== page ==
Glenn Beck’s new book, “Miracle and Massacres, is about helping people connect with the true, untold history of America. In chapter two, Glenn tells the story of Shays’ Rebellion, a conflict that crystallized the flaws of America under the Articles of Confederation and led to the Constitutional Convention.

Pick up an autographed copy of “Miracles and Massacres” by Glenn Beck HERE

Anarchy and tyranny — two radical extremes on the scale of government control. Each side has its lures and traps, and each has its advocates among those naïve or power-hungry people who still haven’t learned the hard lessons of history.

One of those lessons — an event we now remember as “Shays’ Rebellion – threatened to explode into something big enough to tear our new nation apart at the seams.

The end of the Revolutionary War was only the beginning for the young United States. There were many troubled years between 1783 and the day the final draft of the Constitution went into effect.

The foreign debt we accumulated during the revolution was enormous and, unlike today, that debt had to be paid … on time and in cash. But there was a big problem: the Articles of Confederation had created a central government so weak that it was unable to collect or even regulate taxes. That left it up to each of the 13 individual states to decide how to extract their share of what was owed from its citizens.

Massachusetts was hit particularly hard, and the farmers of that state, many of whom were veterans of the very war that had freed them from British tyranny, took the brunt of it. At the same time they were losing their homes and their land to rising taxes and foreclosure, some lacked the qualifications to even cast a vote in protest. Now, facing ruin and debtors’ prison, they felt powerless to fight back against the government policies that were bankrupting them.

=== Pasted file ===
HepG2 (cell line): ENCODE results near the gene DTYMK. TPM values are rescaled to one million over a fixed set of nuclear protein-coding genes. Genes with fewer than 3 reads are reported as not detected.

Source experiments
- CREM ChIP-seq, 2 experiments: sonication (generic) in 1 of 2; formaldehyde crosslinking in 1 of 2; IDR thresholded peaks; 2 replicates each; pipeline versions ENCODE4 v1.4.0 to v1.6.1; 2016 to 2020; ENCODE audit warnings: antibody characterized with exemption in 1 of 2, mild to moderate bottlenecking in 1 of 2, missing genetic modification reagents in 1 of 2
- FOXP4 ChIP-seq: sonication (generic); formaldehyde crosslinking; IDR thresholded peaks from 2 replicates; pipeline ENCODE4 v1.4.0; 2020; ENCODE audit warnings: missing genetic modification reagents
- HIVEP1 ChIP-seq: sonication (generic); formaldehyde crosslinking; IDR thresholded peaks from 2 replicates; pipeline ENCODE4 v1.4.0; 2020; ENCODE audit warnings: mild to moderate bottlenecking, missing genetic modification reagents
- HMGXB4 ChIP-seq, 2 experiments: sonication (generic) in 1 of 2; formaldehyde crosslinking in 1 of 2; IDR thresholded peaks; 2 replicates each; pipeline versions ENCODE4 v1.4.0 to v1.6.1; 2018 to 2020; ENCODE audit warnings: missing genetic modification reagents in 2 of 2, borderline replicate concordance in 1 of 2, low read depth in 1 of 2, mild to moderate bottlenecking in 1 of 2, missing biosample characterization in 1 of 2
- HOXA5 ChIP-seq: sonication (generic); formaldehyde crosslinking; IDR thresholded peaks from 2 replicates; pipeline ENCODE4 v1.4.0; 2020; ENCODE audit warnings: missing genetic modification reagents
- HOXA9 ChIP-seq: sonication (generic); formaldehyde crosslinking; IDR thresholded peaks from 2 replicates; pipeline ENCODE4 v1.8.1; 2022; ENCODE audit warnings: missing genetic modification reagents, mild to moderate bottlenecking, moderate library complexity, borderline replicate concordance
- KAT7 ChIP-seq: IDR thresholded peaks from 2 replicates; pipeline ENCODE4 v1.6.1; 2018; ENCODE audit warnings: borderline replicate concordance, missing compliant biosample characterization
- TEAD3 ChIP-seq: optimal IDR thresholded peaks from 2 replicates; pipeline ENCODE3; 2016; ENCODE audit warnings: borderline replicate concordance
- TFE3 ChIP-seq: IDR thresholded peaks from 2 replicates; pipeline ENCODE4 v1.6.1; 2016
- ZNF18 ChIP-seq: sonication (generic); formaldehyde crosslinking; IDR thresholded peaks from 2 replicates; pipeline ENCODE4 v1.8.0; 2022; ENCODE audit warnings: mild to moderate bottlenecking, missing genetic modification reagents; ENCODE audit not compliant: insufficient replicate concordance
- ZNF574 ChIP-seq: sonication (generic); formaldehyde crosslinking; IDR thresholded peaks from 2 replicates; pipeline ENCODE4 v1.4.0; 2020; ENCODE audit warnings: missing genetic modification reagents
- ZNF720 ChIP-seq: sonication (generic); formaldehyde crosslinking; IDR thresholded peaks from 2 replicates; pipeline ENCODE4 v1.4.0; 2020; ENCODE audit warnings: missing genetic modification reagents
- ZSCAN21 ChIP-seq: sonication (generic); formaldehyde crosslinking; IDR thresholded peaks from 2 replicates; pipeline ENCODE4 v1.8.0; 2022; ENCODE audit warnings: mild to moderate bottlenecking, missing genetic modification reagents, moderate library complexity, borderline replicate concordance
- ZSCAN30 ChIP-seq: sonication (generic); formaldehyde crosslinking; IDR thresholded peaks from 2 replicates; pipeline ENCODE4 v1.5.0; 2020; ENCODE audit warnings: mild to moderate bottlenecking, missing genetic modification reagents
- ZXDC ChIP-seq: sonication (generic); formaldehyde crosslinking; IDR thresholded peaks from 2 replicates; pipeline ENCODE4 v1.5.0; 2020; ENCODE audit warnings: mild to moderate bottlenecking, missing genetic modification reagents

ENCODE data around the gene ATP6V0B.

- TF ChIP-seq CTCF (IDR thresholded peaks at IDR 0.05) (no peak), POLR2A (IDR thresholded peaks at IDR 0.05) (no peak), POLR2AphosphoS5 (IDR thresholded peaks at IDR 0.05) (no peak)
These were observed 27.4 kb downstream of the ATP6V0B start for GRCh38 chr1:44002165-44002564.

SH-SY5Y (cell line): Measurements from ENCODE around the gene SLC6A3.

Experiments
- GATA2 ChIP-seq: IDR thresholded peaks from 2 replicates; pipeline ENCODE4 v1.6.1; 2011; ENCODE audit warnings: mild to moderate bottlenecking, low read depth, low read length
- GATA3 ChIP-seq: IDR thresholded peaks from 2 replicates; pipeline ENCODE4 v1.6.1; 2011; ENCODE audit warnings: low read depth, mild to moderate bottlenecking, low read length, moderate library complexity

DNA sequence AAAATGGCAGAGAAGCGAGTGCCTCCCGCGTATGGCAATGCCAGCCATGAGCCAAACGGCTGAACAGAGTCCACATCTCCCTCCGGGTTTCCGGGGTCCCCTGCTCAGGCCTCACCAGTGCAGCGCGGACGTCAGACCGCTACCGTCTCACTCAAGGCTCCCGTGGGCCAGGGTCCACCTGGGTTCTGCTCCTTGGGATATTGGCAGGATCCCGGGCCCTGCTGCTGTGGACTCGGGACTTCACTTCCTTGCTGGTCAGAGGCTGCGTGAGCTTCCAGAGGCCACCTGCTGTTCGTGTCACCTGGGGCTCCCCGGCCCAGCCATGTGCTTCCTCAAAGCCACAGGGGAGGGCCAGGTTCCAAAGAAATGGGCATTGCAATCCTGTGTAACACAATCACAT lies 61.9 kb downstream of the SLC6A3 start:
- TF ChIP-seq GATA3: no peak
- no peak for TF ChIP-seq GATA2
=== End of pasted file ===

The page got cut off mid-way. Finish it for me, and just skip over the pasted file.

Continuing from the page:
When all else failed, a leader emerged to give his fellow citizens a voice — a farmer and a veteran named Daniel Shays. He organized a group of 1,500 like-minded men, and together they marched on the Springfield Courthouse, clubs and pitchforks and muskets in hand. Without firing a shot they sent the judges home and put a stop to that day’s foreclosure hearings.

It was a victory for anarchy, but it was short-lived. As word of this action spread, other pockets of resistance sprang up and similar scenes took place across western Massachusetts. As the confrontations escalated, the government responded, meeting force with force.

A final confrontation was still to come – a bloody battle that cost lives, and changed everything. But that was only a short-term consequence. The lasting impact of Shays’ Rebellion was the Constitution itself.

Designed to be strong enough to stave off anarchy, yet balanced enough to keep tyranny at bay, the Constitution handed citizens the greatest power of all — a vote in a representative republic.

Now, thanks in part to the warning triggered by a simple farmer in Massachusetts, we all sit here today with every bit of power we need to change our country … if only we’d remember how to use it.


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